I am sitting typing this probably looking and feeling as healthy as I had in a long time. Freshly back from a week in the Turkish sunshine with a nice tan, a full stomach, aching muscles and joints and a recovering hangover – to be blunt – I feel alive!
You see I am now 2 weeks after receiving my Medical school finals pass and a month after my last exam. Since then I have sprung back to life. You see there is something odd about going into a medical finals. For me at least, life essentially ‘shuts down’, you become tunnel-visioned and slip into a mild depression that rumbles on. Life for me, had lost it’s colour.
A holiday in Turkey marked the return on that colour! Seven days of windsurfing, wakeboarding (shameless photo to show off my delights!), kayaking, swimming and tennis. What more could a sporting boy want!
The nice thing about this holiday too was that it afforded me time to reflect on medicine and the year ahead. As I lay sprawled on the cabana with the 38 degree sunshine beating down and a cool breeze aiding my rum-induced hangover I found myself getting setting out the goals for a year ahead. Now many of these are private and not for this blog, I hope you understand, but I am happy to share my medical goals:
1. Be the best junior doctor to my abilities
2. Enjoy being a doctor
3. Get to know my patients
4. Be the best team member on my Firm I can be
5. Continue to learn, revise and consolidate my knowledge
6. Don’t ever be afraid to ask for help
7. ALWAYS KNOW MY LIMITS
That final one is so important. I remember once a senior consultant explaining that the most dangerous mind-set of a junior doctor is a over-estimation of their own ability. That will get patients hurt or killed. I don’t want to be that guy.
The holiday also heralded a new step for me – I found for the first time telling someone I was a doctor. It was a really odd sensation and if that hadn’t had gone “Really?! You?! Noooo..” it would have been even better! To give you some context so you don’t think I’m some arrogant new doc telling everyone, I had rather ungracefully fallen off my windsurf board as a I tried to jibe (that’s a sailing term not a bad dance move I tried to throw on the dance floor) and I cut my ankle pretty badly (as well as bruising my ankle). The windsurf staff were insistent I went to their first aid room and fill out a form. Now, knowing that I had my own first aid kit with me and that the cut was pretty superficial I was sure I could take care of it – and to be honest I was on holiday which meant I had self-banned myself from holding any work related instruments…even a pen! So out it came…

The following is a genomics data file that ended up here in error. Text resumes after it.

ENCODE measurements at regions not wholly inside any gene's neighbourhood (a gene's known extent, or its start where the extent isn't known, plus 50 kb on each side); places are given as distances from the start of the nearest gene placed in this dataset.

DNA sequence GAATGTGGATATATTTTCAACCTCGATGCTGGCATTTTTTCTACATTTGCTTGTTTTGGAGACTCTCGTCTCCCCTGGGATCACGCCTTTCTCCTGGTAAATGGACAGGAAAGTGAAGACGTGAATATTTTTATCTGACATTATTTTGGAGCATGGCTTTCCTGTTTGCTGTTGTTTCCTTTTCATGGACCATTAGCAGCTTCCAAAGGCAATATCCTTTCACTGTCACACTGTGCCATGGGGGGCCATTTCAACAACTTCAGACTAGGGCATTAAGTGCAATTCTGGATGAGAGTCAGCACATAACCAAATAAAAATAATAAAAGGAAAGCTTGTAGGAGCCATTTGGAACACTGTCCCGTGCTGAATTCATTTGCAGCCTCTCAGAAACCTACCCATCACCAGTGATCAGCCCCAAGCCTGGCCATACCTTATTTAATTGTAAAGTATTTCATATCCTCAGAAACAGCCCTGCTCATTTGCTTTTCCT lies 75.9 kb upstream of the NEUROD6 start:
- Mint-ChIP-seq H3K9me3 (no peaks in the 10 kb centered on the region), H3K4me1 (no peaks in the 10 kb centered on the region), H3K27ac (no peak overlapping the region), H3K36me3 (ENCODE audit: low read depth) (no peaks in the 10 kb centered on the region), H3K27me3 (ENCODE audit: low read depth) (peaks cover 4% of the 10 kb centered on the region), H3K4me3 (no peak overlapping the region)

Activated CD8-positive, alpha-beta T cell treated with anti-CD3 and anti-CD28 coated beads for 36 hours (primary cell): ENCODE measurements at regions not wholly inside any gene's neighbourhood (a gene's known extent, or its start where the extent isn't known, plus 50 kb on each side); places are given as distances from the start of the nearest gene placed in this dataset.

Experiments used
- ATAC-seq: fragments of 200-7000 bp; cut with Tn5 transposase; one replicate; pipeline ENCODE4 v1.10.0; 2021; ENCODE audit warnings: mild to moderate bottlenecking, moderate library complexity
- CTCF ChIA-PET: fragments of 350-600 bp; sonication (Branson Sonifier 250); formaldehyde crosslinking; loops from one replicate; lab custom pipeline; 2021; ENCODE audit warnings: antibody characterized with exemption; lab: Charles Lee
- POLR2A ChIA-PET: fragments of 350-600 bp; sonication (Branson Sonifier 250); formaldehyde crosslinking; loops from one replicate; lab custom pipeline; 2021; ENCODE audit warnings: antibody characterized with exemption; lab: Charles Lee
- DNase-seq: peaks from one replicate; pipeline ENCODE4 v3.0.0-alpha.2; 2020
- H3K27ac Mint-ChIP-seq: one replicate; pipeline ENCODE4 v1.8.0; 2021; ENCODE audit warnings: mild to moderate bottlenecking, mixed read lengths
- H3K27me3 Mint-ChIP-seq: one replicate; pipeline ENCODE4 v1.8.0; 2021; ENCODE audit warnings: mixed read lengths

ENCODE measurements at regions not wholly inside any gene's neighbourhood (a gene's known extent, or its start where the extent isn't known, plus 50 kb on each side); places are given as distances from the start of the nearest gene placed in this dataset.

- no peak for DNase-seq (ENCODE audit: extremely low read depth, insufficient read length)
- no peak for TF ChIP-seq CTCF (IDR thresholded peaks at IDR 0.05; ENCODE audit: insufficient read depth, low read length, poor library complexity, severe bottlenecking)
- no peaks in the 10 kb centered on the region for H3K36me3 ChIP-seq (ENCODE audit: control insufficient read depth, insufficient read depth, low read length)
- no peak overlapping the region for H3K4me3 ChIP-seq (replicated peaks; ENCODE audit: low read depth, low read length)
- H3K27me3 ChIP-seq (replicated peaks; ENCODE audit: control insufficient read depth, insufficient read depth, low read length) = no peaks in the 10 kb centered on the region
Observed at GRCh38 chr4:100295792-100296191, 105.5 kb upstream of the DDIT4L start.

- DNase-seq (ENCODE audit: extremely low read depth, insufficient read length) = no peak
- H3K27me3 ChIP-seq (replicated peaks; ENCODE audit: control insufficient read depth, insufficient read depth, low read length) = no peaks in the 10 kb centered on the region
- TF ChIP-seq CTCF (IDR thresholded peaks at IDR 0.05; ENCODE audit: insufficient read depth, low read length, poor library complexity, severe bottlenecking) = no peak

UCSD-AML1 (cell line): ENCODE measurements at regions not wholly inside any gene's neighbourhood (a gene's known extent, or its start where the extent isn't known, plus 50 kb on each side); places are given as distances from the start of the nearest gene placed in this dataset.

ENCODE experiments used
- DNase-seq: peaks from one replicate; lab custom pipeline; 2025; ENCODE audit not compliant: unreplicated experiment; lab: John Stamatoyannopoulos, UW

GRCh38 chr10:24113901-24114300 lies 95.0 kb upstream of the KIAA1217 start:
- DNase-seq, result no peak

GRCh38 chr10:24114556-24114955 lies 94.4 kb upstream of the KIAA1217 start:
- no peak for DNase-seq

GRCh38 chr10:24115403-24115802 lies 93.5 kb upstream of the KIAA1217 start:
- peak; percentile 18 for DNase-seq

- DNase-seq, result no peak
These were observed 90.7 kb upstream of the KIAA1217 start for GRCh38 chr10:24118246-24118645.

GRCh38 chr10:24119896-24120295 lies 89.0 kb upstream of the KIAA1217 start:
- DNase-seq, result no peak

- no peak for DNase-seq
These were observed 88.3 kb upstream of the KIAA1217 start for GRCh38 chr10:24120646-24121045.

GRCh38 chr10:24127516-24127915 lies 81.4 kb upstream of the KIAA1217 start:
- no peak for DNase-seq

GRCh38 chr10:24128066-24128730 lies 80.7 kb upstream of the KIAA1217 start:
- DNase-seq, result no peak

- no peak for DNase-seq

“Look, it’s ok – I am a doctor – I will take care of it”
As I type it I cringe at the thought of me saying it…but I did!
It’s funny how qualifying changes the oddest of things. On the flight to and from Turkey I found myself worrying about what I would do if the call for “Is their a Doctor on board?” came out over the tannoy speaker? Would I suddenly find myself being fascinated by my shoes…head down…pretending I wouldn’t hear it..OR…would I spring up from chair, strip off to my scrubs, demand a plastic knife and spoon, some sticky-back plastic, biro, and a glamorous air-stewardess as my assistant!
Well, I think that fact is neither of those – even if the latter does make me smile. I would of course stand up. I would feel it my moral (even though not legal) obligation to assist a passenger. I would declare myself as a recently qualified junior doctor yet to begin work. I would further request they but out a second call for any more experienced doctors, nurses or first responders for example on the plane. You see although you may get the impression that I joke about a lot in blogs (and I do because that’s my personality!) – when it comes to it I will be the utmost professional when it comes to medicine. I will pride myself of that. It’s just how my parents raised me to be – and how I want to be.
Of course…no call went out. Though, as I sat back in the plane, fighting my way into the earphone cellophane bag….mum leans over and says: “you know the thing with the biro when you have to stab it in someones neck to help them breathe…can you do that?”. I smiled and just said – “let’s hope I never have to, eh?”.
Thanks for a great week, Turkey and to all the great people I met.